Yesterday was my 1-year anniversary at Microsoft.
The year has flown by. I remember being at a customer site in Toledo last summer when the recruiter called and offered me a job pending a background check. I remember standing outside the speaker room at Dev Connections in Las Vegas when my new boss Scott Fuller officially offered me the job. I remember how hard it was to tell my old boss I was leaving. I remember how excited I was to tell my friends the news. I remember feeling giddy that first day as I drove to Southfield for my orientation.
I had been trying to land a job as a Microsoft Technical Evangelist for years - ever since I first met Josh and Jennifer and Brian and Jeff and saw what they did and how smart they are and how how much good they were able to accomplish and how much fun they had doing it. But this job was only available in other parts of the country and family obligations kept me from moving. But last year, both my sons moved out of state and a Jennifer Marsman told me about an opening in Chicago and I jumped at the chance. A few months (and many interviews) later, I was in.
I spent the first week shadowing Jennifer, watching her work and learning as much as I could. I traveled to Chicago the next week and met with my new boss Scott and shadowed Dave Bost and Martin Schray, learning all I could from them.
Many people describe working at Microsoft as "drinking from a fire hose" and that is an excellent metaphor. There is so much to learn and so much to do and often it's not obvious what you should be doing or learning. My time management skills are honed sharper today than they ever have in the past.
I'm really happy in my role as an Evangelist, which consists of a lot of teaching people how to build apps on Azure, Windows 8, and Windows Phone. I love the opportunity to learn and I love the impact I have on a number of different communities. Coming in, I was focused on the developer community, spending time at user groups and code camps. But I've discovered that startups have their own community and they bring their own kind of passion to what they do. And I've spent a lot of time with student groups on campus and gained a new perspective into the American higher education system. I've met so many people who are passionate about what they do, which inspires me to excel at my tasks.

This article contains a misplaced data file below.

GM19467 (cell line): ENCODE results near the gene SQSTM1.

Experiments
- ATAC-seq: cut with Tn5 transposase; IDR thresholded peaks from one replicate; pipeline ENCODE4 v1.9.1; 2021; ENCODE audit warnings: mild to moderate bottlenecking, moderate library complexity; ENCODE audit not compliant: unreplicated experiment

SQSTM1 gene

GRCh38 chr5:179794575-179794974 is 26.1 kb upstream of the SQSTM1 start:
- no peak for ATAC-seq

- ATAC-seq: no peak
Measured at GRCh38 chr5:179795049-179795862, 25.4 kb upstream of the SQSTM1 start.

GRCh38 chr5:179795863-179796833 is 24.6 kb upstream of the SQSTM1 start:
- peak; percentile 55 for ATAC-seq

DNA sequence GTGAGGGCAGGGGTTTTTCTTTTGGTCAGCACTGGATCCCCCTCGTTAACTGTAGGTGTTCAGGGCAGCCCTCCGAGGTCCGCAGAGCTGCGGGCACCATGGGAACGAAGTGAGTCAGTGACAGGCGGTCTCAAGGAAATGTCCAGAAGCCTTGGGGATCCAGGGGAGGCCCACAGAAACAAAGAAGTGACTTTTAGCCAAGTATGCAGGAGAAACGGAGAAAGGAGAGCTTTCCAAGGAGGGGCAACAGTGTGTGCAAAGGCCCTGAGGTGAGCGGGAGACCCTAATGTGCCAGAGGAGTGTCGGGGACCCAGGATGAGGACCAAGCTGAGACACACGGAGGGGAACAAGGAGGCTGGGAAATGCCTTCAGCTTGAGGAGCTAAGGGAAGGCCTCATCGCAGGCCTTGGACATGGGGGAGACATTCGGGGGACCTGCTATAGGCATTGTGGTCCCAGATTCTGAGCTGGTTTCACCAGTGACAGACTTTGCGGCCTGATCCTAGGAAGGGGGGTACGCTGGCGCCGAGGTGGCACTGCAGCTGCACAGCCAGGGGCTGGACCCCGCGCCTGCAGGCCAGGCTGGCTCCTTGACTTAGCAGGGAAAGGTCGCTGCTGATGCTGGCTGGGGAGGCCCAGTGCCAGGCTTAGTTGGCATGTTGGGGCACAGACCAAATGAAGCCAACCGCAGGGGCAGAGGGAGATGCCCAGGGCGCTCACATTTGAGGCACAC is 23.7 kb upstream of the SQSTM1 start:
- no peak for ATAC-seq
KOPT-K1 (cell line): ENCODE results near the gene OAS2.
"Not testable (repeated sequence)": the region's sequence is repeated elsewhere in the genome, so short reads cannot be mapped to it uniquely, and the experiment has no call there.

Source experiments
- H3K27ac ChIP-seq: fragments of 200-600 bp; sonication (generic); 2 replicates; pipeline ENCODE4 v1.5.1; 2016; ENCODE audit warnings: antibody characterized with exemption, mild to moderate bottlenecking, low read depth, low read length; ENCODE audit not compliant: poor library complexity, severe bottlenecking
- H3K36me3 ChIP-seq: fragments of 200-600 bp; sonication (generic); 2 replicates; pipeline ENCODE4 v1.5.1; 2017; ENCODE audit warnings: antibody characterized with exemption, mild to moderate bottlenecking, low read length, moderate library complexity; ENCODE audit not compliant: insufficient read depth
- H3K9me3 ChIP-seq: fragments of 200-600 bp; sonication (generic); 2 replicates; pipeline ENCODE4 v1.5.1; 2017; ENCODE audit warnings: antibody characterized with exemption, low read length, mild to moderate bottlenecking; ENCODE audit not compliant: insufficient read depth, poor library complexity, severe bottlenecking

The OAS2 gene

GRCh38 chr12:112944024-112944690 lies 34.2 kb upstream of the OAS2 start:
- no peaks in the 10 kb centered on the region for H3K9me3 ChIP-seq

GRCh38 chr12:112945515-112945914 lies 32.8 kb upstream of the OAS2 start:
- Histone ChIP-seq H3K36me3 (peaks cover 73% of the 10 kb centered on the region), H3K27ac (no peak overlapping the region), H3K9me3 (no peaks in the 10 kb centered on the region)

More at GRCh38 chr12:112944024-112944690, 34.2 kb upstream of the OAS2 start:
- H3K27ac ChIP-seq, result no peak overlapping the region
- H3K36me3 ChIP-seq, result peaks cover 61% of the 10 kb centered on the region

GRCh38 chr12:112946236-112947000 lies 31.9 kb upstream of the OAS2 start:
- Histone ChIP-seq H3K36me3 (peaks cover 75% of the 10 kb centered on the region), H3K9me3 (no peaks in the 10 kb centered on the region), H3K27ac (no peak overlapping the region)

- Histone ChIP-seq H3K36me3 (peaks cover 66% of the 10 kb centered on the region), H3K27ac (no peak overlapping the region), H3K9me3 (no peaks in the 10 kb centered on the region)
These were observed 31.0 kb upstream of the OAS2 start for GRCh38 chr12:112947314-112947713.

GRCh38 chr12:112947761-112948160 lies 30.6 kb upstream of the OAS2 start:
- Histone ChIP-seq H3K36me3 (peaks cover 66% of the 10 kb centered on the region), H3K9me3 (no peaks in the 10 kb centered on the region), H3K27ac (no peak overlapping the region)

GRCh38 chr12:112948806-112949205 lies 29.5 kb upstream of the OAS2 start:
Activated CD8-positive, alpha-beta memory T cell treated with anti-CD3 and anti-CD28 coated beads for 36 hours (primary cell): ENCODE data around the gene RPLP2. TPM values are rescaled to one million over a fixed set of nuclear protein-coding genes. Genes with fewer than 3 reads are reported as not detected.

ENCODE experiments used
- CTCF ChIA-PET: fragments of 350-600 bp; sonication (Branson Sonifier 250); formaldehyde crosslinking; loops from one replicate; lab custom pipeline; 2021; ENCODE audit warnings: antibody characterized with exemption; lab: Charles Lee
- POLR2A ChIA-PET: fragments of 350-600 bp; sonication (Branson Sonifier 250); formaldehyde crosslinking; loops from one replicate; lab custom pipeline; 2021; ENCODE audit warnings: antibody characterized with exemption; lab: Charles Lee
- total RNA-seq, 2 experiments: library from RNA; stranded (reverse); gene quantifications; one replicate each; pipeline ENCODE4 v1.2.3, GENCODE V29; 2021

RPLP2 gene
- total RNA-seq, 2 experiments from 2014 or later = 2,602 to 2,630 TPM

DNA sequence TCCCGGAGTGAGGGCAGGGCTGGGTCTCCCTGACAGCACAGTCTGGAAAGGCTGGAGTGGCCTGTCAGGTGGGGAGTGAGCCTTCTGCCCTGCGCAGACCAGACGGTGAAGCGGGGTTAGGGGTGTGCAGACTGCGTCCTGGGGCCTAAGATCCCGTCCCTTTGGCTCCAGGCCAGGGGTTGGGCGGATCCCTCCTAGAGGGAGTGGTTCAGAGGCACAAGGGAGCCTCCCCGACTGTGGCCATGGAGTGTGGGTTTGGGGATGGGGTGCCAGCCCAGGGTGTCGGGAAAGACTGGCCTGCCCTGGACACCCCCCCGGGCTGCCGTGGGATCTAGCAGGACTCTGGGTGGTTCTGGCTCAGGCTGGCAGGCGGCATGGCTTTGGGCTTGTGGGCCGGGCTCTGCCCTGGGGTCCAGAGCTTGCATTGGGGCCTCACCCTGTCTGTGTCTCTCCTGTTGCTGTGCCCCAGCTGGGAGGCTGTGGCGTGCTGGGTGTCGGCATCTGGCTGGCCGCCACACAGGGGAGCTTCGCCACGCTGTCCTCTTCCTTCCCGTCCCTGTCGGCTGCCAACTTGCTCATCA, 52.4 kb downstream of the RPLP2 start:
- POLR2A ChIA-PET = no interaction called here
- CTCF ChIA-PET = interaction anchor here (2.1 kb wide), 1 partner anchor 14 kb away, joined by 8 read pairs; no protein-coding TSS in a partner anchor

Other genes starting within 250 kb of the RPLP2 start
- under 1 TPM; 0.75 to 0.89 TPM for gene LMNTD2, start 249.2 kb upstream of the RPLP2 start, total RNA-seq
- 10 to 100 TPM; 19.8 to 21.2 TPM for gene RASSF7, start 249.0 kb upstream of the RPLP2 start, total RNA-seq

One challenge of this job has been the large amount of travel. Shortly after I joined, I was asked to cover both the Midwest and the Heartland Districts - an area stretching from Wisconsin to Tennessee. I'm proud to say that I scheduled multiple events in each of these 7 states. But it did involve a lot of driving and more than a few nights when I did not get enough sleep. I’m writing this article from a hotel room in Edina, MN. In a few minutes I’ll drive to Madison, WI to speak at a user group before driving down to Chicago tonight where I have 3 events planned for tomorrow.
After a year, I can say that I've learned a lot, I've done some good, I've lost some sleep, I've made some friends, and I've loved it.
Now I have a new boss, new metrics, and a new home (I've moved to Chicago). The future is filled with challenges. But it's very bright. I'm excited for the next 365 days and beyond!